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ALMA, Day 2: Building Arts Partnerships and Working Collectively

Posted on: Mar 28, 2018

Over five days throughout the spring, Arts Leaders of Metro Atlanta (ALMA) educates local leaders who are passionate about the arts on the challenges and opportunities facing the Atlanta region’s arts and culture community.

On day two of ALMA’s 2018 class, participants came together at Woodruff Arts Center for hard-hitting sessions about leadership, arts and economic development, funding, networking, and more.

Session One: Place-keeping on Buford Highway

The day began with a talk from Marian Liou, founder of #We Love BuHi. Her organization began as an Instagram account celebrating the street on which Liou resides, but has expanded into a nonprofit dedicated to strengthening the multicultural fabric of Buford Highway.

Buford Highway’s story, told by the people who made it

A photo of a Chinese Lunar New Year celebration at Chinatown Mall in Chamblee Courtesy: #WeLoveBuHi

“I think that in our general imagination, there are two narratives about Buford Highway,” said Liou. “One: It’s an unsafe road, not attractive in any way. And two: It’s an international food mecca.”

But, she says, delicious as a bowl of Vietnamese pho is, and as critical an issue as pedestrian safety is, these points alone don’t tell the whole story of this corridor. We Love BuHi focuses on the tapestry of communities who live and work in and around Buford Highway.

It’s all about the partnerships

Liou’s organization is small, but has developed a wide variety of partnerships to produce its events and programs, including, but not limited to:

Place-making versus place-keeping

“When we think of the re-development and change coming to Buford Highway,” says Liou, “we must always question: Is this change for those who already live there, or for someone else? So, we don’t use the term ‘placemaking,’ because that evokes gentrification, whitewashing, and displacement. Instead, I think of what we’re doing as place-keeping.” 

For more on We Love BuHi…


Session Two: Arts and economic development in metro Atlanta

The day’s second session got down to the nitty-gritty, with a panel discussion on the relationship between business and the arts led by Tom Cunningham with Metro Atlanta Chamber, Elayne DeLeo with MA! Design is Human, and Craig Lesser with Pendleton Group.

Session highlights included:

For a truly flourishing community, don’t silo creativity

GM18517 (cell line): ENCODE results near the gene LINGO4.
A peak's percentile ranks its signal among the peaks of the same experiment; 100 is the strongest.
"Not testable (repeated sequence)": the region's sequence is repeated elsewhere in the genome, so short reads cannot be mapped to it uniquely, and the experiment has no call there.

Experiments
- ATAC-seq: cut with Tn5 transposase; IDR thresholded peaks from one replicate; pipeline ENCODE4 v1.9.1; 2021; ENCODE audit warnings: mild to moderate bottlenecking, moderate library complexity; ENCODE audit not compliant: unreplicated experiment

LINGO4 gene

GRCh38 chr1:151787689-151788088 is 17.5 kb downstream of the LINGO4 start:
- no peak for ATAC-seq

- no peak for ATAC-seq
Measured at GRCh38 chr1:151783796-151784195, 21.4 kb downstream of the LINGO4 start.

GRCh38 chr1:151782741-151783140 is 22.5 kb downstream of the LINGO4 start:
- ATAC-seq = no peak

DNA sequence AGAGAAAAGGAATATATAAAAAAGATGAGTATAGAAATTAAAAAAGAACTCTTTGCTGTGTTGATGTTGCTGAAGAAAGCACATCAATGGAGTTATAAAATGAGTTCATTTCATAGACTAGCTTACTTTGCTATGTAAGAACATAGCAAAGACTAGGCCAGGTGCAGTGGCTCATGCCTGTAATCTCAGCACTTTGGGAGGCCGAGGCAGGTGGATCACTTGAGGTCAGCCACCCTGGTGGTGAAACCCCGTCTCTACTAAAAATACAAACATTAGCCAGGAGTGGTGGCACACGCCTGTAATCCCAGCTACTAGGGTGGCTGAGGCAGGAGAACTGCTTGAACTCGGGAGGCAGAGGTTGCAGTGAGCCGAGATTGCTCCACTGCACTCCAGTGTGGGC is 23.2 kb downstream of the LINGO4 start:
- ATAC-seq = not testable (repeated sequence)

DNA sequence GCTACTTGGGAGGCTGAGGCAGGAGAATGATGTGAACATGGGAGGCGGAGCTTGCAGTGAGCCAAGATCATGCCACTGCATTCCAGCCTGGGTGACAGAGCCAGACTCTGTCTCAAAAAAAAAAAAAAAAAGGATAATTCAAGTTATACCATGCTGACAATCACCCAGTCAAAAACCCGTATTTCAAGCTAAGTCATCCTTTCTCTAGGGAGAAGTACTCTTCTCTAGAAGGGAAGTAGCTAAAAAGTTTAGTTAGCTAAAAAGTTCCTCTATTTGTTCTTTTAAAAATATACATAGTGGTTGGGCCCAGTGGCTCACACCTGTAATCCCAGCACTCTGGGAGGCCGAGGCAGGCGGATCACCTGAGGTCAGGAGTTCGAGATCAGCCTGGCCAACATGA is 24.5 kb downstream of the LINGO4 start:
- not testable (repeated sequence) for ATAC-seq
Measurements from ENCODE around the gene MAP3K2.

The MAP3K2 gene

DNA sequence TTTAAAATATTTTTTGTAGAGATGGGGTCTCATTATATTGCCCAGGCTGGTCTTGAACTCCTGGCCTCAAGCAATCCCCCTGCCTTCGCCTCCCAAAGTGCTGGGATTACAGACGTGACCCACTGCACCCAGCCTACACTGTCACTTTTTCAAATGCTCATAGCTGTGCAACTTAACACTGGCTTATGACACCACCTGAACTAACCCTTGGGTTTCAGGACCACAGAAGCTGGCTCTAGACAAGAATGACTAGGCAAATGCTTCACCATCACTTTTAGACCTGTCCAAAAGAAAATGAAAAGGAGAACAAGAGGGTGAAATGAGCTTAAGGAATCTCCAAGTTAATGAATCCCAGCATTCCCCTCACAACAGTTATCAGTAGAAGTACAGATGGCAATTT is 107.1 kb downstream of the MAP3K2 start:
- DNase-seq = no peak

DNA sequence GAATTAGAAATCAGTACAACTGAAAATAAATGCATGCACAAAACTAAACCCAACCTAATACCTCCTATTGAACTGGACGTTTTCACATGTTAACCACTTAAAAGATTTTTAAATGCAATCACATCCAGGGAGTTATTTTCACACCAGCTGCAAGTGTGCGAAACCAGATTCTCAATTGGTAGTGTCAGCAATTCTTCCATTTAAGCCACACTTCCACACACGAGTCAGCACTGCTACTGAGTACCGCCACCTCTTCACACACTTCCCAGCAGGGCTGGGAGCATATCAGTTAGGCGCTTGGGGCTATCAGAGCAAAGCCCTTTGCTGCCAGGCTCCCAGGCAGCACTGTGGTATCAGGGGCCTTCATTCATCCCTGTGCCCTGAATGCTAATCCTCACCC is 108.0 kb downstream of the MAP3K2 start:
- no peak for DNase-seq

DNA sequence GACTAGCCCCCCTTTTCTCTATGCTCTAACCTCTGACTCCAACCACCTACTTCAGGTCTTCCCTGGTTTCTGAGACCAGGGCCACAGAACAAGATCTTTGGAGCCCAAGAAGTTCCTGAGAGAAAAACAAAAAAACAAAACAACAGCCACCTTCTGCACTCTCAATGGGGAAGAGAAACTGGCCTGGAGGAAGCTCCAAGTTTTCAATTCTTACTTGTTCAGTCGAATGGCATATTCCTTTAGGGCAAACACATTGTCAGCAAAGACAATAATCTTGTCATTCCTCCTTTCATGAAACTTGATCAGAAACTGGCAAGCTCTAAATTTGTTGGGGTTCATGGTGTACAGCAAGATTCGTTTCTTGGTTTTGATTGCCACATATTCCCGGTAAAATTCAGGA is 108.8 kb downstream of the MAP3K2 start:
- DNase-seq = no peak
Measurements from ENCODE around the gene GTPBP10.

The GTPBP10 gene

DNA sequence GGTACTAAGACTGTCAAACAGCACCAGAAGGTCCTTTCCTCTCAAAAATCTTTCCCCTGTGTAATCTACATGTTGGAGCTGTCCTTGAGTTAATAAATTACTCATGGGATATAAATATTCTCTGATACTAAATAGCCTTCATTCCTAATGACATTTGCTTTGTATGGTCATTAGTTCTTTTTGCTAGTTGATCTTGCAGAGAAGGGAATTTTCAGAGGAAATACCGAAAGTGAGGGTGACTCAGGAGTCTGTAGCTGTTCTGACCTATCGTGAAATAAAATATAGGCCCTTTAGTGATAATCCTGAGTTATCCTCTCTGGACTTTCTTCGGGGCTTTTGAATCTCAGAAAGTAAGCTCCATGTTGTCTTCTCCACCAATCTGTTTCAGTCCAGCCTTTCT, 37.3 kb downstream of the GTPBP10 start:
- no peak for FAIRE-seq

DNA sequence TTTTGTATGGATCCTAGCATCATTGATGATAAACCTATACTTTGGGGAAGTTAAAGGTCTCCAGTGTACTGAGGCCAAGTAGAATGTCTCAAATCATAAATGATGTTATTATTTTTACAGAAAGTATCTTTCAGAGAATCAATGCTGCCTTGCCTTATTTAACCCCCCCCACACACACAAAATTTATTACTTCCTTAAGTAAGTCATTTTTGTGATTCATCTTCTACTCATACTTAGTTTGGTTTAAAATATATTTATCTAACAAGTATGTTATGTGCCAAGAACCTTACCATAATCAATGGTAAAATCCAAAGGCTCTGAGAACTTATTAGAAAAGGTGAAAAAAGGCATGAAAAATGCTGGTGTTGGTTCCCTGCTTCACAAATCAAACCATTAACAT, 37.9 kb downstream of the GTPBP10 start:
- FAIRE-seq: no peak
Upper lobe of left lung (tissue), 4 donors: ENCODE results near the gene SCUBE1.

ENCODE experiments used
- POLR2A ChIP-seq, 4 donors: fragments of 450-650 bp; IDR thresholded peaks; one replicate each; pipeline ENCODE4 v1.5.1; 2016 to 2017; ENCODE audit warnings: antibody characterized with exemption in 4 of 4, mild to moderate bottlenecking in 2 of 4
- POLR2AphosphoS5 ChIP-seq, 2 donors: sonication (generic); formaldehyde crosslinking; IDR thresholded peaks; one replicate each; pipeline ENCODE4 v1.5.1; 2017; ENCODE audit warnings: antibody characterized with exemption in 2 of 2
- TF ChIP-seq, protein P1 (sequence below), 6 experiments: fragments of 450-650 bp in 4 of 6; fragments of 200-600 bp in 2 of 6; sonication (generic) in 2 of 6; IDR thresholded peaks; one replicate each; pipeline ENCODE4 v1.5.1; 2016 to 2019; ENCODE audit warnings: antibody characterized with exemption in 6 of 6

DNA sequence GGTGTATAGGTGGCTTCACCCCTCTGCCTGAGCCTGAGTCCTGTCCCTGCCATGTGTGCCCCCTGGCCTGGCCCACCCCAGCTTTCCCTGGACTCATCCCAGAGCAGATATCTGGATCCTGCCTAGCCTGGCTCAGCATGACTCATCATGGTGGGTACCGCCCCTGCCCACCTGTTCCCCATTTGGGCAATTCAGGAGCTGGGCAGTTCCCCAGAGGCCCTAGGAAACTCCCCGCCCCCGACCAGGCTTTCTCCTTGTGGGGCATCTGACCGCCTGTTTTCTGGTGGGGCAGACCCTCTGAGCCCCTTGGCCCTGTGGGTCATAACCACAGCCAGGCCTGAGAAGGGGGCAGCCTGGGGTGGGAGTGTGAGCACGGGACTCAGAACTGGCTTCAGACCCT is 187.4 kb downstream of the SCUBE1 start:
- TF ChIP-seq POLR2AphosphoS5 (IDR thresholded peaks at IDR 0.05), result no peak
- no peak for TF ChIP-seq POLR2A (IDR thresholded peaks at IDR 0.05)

Creativity is key, whether it’s in architecture, computer programming, or a gorgeous piece of music. “Companies that are serious about locating here want to see not just that you can go to Georgia Tech and find an employee who can do the math,” said the Metro Atlanta Chamber’s Tom Cunningham, “but go down the street and see creativity manifest itself in performance or visual arts.”

To thrive financially as an arts organization, think collectively

ALMA class members during a day 2 session

That was the central message from Craig Lesser with Pendleton Group. “We must all come together with sense of singularity,” he said, “working together to get elected officials to understand the value of the arts.” Lesser also suggested that it’s not enough for arts organizations to connect with the business community; instead, take it a step further by identifying and reaching out strategically to those members who are connected to local government.

Start young

When it comes to truly having an impact on economic development, early childhood should be a key focus. Evidence shows that educational efforts that focus on pre-K can make a powerful difference.

ALMA attendee Waverly Lucas, who co-founded and directs Ballethnic Dance Company, found critical inspiration in the session. “Today kind of connected me with the reason I’m here,” he said. “This session in particular really targeted where we should be going, collectively. If we all go all-in on early childhood development, every aspect of the arts and society will benefit from that.”

In the afternoon, ALMA attendees learned about arts funding from panelists from Community Foundation for Greater Atlanta, Georgia Council for the Arts, MailChimp, and Fulton Country Arts & Culture. They also got a tour of the new Alliance Theatre and had a conversation with Woodruff Arts Center leadership about how that organization engages with the greater community.